We support regulations that benefit the economic vitality of our capitalistic nation and serve no threat to our national security. The Renewable Fuel Standard (RFS) was a program that seemed to be consistent with that mission. However, it is without a doubt a program that is filled with “unintended consequences.”
First, the government mandate that corn be used in fuel drove up the cost of corn, which, in turn, increased the cost of nearly every food there is. Most foods at the grocery store have corn syrup, corn starch or some other corn derivative. Prices for all are higher because of the mandate. Most meats, including chicken, turkey, beef and pork come from animals that eat corn feed. When the price of corn goes up, it has a direct effect on the price of those commodities. Also, eating out is more expensive for the same reason whether it is at McDonald’s or a five-star restaurant.
Second, it was claimed that the Renewable Fuel Standard would be good for the environment. That is far from the truth. The fact is it takes 28 percent more energy to produce corn ethanol fuel than to stay with simple fossil fuels. That is more greenhouse gases, not less. If greenhouse gases are causing global warming, the RFS is making it worse.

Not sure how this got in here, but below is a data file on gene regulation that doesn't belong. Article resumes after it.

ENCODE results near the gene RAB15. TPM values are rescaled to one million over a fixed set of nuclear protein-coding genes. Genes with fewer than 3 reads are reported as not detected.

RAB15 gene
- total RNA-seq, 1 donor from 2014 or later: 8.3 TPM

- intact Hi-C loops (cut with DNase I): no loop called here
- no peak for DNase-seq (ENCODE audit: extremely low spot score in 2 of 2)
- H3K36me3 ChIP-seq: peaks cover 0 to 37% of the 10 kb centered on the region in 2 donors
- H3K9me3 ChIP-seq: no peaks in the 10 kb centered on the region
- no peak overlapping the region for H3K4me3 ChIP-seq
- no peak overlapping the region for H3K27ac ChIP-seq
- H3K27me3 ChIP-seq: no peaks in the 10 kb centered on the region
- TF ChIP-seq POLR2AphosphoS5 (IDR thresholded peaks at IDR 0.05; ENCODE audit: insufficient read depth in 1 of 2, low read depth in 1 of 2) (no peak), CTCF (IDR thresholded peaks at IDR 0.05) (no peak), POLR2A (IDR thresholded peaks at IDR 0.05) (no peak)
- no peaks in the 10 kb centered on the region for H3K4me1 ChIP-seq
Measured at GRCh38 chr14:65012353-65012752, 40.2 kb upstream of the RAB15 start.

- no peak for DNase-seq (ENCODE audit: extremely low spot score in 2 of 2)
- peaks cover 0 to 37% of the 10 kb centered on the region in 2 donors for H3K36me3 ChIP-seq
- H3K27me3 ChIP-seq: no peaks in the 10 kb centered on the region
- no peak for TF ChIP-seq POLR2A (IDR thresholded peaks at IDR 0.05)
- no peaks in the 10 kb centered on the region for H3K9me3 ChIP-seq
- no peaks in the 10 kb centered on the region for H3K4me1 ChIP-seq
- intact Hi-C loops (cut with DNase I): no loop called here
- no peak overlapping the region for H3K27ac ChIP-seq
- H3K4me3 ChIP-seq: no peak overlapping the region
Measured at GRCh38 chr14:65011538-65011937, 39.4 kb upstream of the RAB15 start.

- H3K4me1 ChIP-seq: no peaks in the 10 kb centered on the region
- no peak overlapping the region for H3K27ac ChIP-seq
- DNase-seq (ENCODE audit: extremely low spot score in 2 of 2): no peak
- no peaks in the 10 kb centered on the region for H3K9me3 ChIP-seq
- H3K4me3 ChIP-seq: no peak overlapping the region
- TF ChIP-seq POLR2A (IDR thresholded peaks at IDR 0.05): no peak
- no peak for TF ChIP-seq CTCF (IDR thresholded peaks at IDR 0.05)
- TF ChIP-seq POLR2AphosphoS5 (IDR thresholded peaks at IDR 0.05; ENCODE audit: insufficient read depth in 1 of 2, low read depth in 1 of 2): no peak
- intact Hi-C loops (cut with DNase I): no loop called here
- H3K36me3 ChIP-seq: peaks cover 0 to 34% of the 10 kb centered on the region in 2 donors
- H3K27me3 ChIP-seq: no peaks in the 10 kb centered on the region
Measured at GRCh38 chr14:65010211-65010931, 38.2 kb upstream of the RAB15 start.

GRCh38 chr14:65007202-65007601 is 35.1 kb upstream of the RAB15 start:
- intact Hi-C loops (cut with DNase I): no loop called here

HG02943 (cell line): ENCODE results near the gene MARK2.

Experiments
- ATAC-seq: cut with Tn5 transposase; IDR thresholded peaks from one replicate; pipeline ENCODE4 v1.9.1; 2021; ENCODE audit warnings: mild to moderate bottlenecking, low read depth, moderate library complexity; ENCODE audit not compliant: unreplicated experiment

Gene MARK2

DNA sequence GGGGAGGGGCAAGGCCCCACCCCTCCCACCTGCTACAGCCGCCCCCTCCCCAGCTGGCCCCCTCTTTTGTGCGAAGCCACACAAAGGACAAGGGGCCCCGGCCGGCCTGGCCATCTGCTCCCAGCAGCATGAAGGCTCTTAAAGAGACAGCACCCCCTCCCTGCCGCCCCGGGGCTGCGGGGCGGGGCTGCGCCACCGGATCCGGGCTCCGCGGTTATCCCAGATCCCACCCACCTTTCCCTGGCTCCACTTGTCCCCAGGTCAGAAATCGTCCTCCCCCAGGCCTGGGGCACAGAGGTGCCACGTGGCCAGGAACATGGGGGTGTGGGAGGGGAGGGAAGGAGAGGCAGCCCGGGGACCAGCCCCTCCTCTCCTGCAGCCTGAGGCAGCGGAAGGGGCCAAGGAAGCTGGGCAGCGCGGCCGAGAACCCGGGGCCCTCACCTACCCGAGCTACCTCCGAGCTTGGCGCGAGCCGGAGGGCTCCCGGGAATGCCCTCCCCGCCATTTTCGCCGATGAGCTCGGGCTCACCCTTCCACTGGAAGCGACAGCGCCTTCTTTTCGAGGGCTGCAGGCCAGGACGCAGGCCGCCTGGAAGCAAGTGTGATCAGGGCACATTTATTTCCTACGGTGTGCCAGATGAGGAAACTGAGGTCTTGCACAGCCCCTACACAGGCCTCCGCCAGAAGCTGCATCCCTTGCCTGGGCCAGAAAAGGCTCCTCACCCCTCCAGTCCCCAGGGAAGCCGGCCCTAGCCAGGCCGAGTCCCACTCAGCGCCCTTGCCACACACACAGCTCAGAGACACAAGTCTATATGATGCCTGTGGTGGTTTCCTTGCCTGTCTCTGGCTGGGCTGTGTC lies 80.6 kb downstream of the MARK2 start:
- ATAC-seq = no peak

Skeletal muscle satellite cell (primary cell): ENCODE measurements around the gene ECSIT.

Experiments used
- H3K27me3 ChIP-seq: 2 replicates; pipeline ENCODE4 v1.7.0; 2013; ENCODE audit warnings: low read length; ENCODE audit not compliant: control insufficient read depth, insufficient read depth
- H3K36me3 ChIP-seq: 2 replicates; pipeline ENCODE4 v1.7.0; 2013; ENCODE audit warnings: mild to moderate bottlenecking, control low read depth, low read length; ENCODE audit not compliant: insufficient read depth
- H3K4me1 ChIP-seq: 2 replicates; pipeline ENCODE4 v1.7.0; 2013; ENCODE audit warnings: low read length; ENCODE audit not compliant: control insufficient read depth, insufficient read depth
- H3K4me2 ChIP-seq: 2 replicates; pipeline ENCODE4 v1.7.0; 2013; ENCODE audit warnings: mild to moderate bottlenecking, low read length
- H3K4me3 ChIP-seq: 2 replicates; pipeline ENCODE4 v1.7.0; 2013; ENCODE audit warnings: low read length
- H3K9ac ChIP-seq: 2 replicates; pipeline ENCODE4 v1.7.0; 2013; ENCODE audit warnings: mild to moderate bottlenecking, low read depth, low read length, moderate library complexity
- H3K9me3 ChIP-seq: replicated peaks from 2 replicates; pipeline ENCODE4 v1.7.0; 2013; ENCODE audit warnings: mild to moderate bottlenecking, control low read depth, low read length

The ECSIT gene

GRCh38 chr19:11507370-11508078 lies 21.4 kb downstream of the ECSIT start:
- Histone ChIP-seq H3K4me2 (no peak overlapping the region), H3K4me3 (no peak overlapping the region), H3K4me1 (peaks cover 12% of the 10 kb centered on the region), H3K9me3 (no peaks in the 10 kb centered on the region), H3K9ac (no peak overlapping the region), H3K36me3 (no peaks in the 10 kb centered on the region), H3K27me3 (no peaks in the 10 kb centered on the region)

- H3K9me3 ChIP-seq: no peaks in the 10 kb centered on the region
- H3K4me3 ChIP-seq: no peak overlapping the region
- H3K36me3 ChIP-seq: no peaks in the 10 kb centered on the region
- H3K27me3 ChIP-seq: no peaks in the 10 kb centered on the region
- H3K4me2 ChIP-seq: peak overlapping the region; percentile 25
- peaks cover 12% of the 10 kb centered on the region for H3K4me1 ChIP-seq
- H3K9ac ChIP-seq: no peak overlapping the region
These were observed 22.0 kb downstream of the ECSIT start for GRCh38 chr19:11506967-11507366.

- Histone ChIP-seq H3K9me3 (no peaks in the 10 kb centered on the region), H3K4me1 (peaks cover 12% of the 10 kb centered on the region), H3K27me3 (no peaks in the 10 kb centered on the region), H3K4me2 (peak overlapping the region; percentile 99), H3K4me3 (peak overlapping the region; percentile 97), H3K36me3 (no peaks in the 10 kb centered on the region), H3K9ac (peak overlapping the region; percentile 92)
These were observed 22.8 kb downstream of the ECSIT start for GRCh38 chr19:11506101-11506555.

Also, corn crops have more chemical and phosphorous runoff than any other crop. This increases pollution of our waters as well as our air. Therefore, the Sierra Club and the National Black Chamber of Commerce are together on this issue.
Older auto engines and small engines for lawn mowers, snow blowers, motorcycles, etc., are not designed to handle corn ethanol fuel, and its use can result in damage — and a shortened lifespan — for those engines. The difference is overwhelming. The cost increase affects everyone.
The concept that the government has mandated exactly what will be used for fuel and how much will be produced annually squelches innovation and new advances. Since the government has decided winners and losers nearly all of us become losers. They have created an incentive not to develop new, more efficient technology.
It is quite clear that those with limited resources will be affected the most. We are causing economic pain on our citizens and business owners. Also, we are putting Mother Earth at more risk.
• Harry C. Alford is president and CEO of the National Black Chamber of Commerce (nationalbcc.org). He can be reached at email@example.com.
Copyright © 2020 The Washington Times, LLC.